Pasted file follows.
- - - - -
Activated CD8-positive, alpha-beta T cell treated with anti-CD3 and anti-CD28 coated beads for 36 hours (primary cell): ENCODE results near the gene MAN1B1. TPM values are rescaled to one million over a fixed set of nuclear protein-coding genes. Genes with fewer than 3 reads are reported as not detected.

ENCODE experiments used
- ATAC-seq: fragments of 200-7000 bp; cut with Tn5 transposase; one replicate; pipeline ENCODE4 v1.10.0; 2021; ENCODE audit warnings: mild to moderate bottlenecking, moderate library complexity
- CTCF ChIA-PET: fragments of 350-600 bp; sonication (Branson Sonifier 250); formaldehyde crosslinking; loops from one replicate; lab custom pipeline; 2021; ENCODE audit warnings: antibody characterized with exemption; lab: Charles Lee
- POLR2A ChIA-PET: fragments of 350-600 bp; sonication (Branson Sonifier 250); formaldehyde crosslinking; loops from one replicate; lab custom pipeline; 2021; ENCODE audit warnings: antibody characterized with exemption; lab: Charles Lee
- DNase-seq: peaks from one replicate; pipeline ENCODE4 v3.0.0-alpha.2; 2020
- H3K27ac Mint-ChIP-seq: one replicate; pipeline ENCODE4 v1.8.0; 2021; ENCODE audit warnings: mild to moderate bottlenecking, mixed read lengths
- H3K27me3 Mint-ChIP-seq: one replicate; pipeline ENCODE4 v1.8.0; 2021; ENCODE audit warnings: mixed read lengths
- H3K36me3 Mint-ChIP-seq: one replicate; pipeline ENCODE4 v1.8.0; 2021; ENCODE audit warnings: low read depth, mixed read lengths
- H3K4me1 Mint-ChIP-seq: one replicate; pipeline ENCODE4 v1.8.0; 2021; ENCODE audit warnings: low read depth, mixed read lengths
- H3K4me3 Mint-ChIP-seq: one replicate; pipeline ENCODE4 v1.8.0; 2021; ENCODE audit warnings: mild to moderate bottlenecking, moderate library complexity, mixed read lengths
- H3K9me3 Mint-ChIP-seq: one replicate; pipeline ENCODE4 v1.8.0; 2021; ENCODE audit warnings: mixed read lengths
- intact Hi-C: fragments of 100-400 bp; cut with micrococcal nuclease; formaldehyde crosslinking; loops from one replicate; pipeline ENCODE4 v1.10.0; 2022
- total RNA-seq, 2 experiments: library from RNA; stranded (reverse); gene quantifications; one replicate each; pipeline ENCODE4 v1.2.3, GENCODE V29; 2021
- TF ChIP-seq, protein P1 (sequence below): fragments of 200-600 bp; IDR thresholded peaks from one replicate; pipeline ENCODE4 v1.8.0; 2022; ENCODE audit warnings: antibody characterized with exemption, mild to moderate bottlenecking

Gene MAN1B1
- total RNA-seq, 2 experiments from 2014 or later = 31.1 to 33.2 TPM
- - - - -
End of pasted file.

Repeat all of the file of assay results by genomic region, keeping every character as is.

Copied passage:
Activated CD8-positive, alpha-beta T cell treated with anti-CD3 and anti-CD28 coated beads for 36 hours (primary cell): ENCODE results near the gene MAN1B1. TPM values are rescaled to one million over a fixed set of nuclear protein-coding genes. Genes with fewer than 3 reads are reported as not detected.

ENCODE experiments used
- ATAC-seq: fragments of 200-7000 bp; cut with Tn5 transposase; one replicate; pipeline ENCODE4 v1.10.0; 2021; ENCODE audit warnings: mild to moderate bottlenecking, moderate library complexity
- CTCF ChIA-PET: fragments of 350-600 bp; sonication (Branson Sonifier 250); formaldehyde crosslinking; loops from one replicate; lab custom pipeline; 2021; ENCODE audit warnings: antibody characterized with exemption; lab: Charles Lee
- POLR2A ChIA-PET: fragments of 350-600 bp; sonication (Branson Sonifier 250); formaldehyde crosslinking; loops from one replicate; lab custom pipeline; 2021; ENCODE audit warnings: antibody characterized with exemption; lab: Charles Lee
- DNase-seq: peaks from one replicate; pipeline ENCODE4 v3.0.0-alpha.2; 2020
- H3K27ac Mint-ChIP-seq: one replicate; pipeline ENCODE4 v1.8.0; 2021; ENCODE audit warnings: mild to moderate bottlenecking, mixed read lengths
- H3K27me3 Mint-ChIP-seq: one replicate; pipeline ENCODE4 v1.8.0; 2021; ENCODE audit warnings: mixed read lengths
- H3K36me3 Mint-ChIP-seq: one replicate; pipeline ENCODE4 v1.8.0; 2021; ENCODE audit warnings: low read depth, mixed read lengths
- H3K4me1 Mint-ChIP-seq: one replicate; pipeline ENCODE4 v1.8.0; 2021; ENCODE audit warnings: low read depth, mixed read lengths
- H3K4me3 Mint-ChIP-seq: one replicate; pipeline ENCODE4 v1.8.0; 2021; ENCODE audit warnings: mild to moderate bottlenecking, moderate library complexity, mixed read lengths
- H3K9me3 Mint-ChIP-seq: one replicate; pipeline ENCODE4 v1.8.0; 2021; ENCODE audit warnings: mixed read lengths
- intact Hi-C: fragments of 100-400 bp; cut with micrococcal nuclease; formaldehyde crosslinking; loops from one replicate; pipeline ENCODE4 v1.10.0; 2022
- total RNA-seq, 2 experiments: library from RNA; stranded (reverse); gene quantifications; one replicate each; pipeline ENCODE4 v1.2.3, GENCODE V29; 2021
- TF ChIP-seq, protein P1 (sequence below): fragments of 200-600 bp; IDR thresholded peaks from one replicate; pipeline ENCODE4 v1.8.0; 2022; ENCODE audit warnings: antibody characterized with exemption, mild to moderate bottlenecking

Gene MAN1B1
- total RNA-seq, 2 experiments from 2014 or later = 31.1 to 33.2 TPM